It’s well priced for a shop bought light too.

Best rear lights

Moon Arcturus Auto Pro

BikeRadar score4/5

The Moon Arcturus Auto Pro is impressively bright for its dimunitive size
The Moon Arcturus Auto Pro is impressively bright for its dimunitive size

• Price: £36.29 / US$44.27 / AU$58.06

Buy the Moon Arcturus Auto Pro

Moon’s Arcturus uses a very powerful 30-chip rectangular ring COB LED for very obvious wide-angle visibility from three steady and three flashing modes. The auto light sensor gives the option to let it self-asses your safety and the alloy body helps keep it cool and efficient on warm summer nights.

The built-in strap clip slots into a folding wing and the rubber strap seatpost clamp can be angled to keep the light vertical. It even comes with a saddle rail clamp if your seatpost won’t play ball. Full power life is short, but there is a built-in, low-power hour of safety reserve. 

Best combo sets

Niterider Lumina & Sabre

BikeRadar score4.5/5

The Niterider Lumina & Sabre combo is a very good value for money package
The Niterider Lumina & Sabre combo is a very good value for money package

• Price: £60.00 / US$76.74 / AU$101.34

Buy the NiteRider Lumina 450 Micro and Saber 50 Light Set

Niterider packs serious see and be seen power into this top value, lifetime-warrantied twin set. The Lumina’s embedded LED means zero sideways visibility, but the 450-lumen beam gives an excellent punch for fast road riding.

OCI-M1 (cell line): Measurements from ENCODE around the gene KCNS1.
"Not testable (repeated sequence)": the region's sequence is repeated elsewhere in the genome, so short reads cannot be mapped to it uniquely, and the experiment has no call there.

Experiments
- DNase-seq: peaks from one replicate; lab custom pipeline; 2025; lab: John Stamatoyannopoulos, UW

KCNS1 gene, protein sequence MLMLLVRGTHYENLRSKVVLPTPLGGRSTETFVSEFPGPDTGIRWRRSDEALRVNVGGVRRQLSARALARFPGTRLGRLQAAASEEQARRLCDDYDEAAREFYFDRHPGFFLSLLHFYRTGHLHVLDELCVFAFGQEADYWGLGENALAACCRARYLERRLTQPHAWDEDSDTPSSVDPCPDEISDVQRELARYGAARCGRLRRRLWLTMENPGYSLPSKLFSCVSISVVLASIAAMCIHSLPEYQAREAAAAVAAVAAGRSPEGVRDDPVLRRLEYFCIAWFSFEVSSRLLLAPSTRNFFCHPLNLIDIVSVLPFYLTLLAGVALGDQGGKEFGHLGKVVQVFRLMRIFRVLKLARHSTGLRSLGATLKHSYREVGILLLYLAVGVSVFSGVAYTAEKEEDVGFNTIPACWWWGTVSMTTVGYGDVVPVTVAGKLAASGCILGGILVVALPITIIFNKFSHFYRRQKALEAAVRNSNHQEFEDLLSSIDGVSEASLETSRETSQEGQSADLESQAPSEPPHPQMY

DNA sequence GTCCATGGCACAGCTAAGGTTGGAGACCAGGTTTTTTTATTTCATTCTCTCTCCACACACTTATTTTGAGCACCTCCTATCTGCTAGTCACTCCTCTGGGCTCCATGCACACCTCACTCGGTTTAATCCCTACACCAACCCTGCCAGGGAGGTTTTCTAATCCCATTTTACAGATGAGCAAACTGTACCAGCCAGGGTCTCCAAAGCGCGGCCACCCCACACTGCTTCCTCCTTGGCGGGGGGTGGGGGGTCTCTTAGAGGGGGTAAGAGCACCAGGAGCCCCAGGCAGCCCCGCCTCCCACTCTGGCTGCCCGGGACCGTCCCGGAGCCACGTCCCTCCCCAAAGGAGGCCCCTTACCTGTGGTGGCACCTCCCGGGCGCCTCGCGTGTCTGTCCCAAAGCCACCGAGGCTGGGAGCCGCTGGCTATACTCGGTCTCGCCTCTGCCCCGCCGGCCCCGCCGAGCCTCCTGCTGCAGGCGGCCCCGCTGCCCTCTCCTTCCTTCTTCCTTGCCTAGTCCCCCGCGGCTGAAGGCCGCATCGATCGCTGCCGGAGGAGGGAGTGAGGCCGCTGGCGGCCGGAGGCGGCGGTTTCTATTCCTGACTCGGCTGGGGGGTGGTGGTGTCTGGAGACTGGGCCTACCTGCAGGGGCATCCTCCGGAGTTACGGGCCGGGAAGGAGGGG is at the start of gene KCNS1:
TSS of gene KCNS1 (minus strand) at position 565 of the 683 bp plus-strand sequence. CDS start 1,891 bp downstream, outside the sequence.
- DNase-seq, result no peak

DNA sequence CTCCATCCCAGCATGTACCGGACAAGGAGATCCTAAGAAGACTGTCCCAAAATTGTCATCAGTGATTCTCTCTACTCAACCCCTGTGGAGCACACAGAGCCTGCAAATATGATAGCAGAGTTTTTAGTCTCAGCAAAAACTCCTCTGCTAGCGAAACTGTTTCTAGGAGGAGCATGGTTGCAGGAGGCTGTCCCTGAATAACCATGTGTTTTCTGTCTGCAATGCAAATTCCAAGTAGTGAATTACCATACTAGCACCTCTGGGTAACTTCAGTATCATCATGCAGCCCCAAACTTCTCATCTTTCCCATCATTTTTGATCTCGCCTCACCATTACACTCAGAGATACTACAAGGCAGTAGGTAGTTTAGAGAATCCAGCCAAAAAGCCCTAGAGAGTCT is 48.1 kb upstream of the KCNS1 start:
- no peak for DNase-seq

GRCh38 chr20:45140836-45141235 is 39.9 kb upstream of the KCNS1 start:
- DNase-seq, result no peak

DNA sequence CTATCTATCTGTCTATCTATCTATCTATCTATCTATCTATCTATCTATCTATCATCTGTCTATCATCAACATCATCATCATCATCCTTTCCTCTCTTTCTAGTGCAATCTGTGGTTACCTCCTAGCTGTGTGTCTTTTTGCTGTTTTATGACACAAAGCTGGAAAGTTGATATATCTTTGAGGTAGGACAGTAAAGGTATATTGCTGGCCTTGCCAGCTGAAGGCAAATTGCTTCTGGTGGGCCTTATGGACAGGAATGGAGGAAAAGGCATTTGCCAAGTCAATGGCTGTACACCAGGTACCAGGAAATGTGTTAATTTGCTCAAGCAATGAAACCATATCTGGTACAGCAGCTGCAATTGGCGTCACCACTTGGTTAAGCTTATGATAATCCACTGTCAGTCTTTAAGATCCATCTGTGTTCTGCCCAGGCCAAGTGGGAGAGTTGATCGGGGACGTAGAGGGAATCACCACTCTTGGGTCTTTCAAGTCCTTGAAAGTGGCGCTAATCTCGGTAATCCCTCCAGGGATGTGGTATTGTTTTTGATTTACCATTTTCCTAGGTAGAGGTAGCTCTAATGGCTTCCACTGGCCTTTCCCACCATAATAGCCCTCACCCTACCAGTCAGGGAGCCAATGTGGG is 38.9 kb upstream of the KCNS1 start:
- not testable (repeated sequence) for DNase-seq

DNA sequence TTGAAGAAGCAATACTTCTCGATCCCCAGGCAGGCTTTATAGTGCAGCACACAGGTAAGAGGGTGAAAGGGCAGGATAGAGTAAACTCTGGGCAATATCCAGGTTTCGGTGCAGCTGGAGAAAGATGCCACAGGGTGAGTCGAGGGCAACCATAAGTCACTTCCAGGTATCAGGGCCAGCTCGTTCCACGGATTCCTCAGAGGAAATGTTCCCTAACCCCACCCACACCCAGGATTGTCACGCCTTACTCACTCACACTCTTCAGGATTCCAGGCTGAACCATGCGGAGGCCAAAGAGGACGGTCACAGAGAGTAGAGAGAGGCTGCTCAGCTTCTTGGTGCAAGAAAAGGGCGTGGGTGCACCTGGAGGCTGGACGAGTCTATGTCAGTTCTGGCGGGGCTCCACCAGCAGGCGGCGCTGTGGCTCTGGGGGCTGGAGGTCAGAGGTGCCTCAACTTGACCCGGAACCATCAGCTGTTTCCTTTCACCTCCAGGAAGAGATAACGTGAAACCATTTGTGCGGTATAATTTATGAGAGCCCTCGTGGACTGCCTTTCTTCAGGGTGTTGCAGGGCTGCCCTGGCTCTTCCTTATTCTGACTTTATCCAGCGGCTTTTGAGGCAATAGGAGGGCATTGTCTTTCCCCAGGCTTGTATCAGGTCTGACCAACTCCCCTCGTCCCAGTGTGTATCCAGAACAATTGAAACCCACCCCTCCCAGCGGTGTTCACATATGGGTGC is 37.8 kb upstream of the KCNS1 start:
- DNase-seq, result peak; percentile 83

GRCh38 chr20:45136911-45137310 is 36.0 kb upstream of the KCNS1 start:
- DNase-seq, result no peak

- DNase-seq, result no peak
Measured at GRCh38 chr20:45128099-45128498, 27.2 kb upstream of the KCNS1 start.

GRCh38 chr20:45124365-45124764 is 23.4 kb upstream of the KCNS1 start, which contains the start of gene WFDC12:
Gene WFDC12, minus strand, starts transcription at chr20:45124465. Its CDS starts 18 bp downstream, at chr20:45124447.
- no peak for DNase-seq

The 200-lumen, three-hour run time beam is still useful and there are charging and low battery indicators. The Sabre rear uses an equally powerful single strip COB LED with three standard and three flashing modes plus extra side LEDs. Both click easily into thick rubber strap mounts, which are heavy but adjustable to fit round bars, stems and the most perverse seatpost angles. 

Exposure Sirius Mk5 & TraceR

BikeRadar score4/5

The build quality of the UK made Exposure Sirius MK5 & Tracer combo pack left us impressed
The build quality of the UK made Exposure Sirius MK5 & Tracer combo pack left us impressed

• Price: £129.99 / US$138.61 / AU$183.01

Buy the Exposure Sirius MK5 & TraceR 

Exposure’s UK-built twin pack is a versatile and function-rich set. Power is adequate rather than amazing for back lane blasting, but generous run times despite low weight mean you can run it higher for longer than most, and there’s a programmable settings menu.

The‘ warm’ coloured, mid-width beam also has cutouts for decent side awareness. An optional remote switch, auxiliary battery and USB device charging lead increase versatility, and recharge times are fast.

The TraceR rear is powerful, particularly from directly behind, and both lights have basic recharge and run time communication. The switches are indistinct in gloves and you’ll need the optional saddle rail clamp if you’ve got an elliptical aero seatpost.